It’s great to see three actors of advancing years almost spontaneously bring a play to life – there were only a couple of days for rehearsal apparently before they recorded live at Oxford Playhouse. And one of the most fascinating aspects of this video was the half hour Q and A which follows where the actors reflect on  the experience and are joined by Franks and Morley who all give great insight into their craft. You will particularly like Franks’ explanation of how his job consists of helping the actors to “dig up potatoes”. It’s also a treat after his many and varied TV appearances to see David Jason back on stage (I wonder when the last time was that happened) in a role that often plays against type, and which shows what a loss he was to theatre work. On the face of it listening to actors reading a script should be rather tedious but this was anything but – perhaps we’ve got used to it through the proliferation of Zoom plays where it happens even if you can’t see the script. I wonder if it is an experiment which OTC will consider repeating; I think they should certainly do so.

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John Chapman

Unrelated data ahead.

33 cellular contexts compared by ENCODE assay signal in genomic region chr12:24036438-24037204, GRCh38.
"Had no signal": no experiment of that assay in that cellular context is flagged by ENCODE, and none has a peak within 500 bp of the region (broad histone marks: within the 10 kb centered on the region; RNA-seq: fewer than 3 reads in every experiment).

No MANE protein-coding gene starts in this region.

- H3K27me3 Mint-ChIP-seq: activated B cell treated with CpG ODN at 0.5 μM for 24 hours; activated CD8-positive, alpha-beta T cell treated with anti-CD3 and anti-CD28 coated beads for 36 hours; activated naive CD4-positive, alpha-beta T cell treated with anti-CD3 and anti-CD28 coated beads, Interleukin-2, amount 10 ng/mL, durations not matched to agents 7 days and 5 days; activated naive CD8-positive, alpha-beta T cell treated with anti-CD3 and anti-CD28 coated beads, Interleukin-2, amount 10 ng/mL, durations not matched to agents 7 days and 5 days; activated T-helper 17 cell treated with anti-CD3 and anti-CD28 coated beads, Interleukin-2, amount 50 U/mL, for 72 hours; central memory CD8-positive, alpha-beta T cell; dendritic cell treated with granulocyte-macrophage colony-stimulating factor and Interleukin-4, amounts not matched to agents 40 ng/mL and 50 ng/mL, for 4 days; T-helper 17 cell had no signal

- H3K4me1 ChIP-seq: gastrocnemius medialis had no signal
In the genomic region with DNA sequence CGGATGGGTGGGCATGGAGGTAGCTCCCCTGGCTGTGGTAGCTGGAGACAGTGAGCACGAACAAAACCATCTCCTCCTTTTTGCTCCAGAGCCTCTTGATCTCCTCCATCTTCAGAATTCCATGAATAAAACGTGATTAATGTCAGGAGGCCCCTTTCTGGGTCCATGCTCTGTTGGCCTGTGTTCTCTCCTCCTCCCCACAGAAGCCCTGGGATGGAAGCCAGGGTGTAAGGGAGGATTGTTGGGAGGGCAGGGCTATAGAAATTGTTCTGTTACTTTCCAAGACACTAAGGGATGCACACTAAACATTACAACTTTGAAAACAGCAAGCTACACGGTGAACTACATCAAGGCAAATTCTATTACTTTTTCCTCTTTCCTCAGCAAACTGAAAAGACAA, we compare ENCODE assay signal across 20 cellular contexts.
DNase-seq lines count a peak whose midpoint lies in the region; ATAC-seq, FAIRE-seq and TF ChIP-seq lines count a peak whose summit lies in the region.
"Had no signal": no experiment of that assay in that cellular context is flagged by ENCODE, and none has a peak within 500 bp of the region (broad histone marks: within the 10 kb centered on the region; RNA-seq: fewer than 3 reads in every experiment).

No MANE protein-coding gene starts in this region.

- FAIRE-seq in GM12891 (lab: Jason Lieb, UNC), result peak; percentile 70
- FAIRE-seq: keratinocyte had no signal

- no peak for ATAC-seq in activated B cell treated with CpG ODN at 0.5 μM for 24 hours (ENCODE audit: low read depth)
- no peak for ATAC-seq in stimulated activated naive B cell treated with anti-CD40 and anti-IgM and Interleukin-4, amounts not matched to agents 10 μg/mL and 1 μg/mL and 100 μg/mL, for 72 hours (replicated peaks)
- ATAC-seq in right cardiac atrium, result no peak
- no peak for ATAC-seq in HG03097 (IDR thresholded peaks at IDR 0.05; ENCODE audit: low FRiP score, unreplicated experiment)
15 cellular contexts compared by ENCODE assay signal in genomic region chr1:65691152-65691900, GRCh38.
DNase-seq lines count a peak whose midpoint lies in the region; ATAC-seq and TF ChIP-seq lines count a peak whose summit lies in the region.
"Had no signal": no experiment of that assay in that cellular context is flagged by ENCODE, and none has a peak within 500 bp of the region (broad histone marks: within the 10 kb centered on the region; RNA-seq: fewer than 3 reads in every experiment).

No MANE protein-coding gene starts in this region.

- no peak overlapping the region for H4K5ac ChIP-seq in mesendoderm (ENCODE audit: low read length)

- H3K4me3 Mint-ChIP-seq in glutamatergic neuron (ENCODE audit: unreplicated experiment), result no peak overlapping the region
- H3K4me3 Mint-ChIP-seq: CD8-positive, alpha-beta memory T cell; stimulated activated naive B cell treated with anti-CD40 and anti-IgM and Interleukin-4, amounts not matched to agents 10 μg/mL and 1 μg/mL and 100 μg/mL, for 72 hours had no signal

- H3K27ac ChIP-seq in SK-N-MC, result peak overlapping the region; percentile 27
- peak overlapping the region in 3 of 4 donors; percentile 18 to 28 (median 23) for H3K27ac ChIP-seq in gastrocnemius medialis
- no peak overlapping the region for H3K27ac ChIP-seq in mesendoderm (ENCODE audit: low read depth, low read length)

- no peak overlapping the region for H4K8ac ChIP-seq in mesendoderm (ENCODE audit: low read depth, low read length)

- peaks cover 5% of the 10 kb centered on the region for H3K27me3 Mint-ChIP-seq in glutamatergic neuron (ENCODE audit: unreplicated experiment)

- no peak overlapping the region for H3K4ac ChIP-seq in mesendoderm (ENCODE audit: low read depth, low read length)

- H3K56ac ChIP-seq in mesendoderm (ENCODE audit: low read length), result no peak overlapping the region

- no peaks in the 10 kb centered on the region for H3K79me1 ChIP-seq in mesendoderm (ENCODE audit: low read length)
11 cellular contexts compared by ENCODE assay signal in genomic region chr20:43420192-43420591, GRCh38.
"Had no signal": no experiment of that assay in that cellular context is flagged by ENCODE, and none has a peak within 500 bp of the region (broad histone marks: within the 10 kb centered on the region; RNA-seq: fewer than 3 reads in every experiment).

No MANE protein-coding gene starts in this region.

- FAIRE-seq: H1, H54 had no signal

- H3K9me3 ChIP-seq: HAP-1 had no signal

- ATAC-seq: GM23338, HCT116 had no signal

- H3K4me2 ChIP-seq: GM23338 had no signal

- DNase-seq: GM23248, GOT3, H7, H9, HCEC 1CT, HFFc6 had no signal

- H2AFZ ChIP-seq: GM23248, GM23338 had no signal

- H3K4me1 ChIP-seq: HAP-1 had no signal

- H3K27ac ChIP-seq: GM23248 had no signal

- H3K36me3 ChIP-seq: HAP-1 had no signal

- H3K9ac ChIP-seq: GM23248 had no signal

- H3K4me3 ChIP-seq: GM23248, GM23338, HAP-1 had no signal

John Chapman works as a freelance education consultant, writer and copy editor. Prior to this, he was an Assistant Headteacher specialising in English and Drama. John first took to the stage as a schoolboy pretending to be a Latin frog. Decades later, he has been involved with 150+ productions, usually as an actor or director. He is currently a member of Tower Theatre in Stoke Newington, London. In 2016, he was in their “mechanicals” team that worked as part of the Royal Shakespeare Company’s A Midsummer Night's Dream: A Play For The Nation, appearing both at the Barbican and in Stratford-upon-Avon. In 2004, he served as a panellist on the Olivier Awards; he is currently an Offies assessor. He reviews for a variety of websites, writes his own independent blog 2ndFromBottom about his theatrical life.
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John Chapman on RssJohn Chapman on Twitter
John Chapman
John Chapman works as a freelance education consultant, writer and copy editor. Prior to this, he was an Assistant Headteacher specialising in English and Drama. John first took to the stage as a schoolboy pretending to be a Latin frog. Decades later, he has been involved with 150+ productions, usually as an actor or director. He is currently a member of Tower Theatre in Stoke Newington, London. In 2016, he was in their “mechanicals” team that worked as part of the Royal Shakespeare Company’s A Midsummer Night's Dream: A Play For The Nation, appearing both at the Barbican and in Stratford-upon-Avon. In 2004, he served as a panellist on the Olivier Awards; he is currently an Offies assessor. He reviews for a variety of websites, writes his own independent blog 2ndFromBottom about his theatrical life.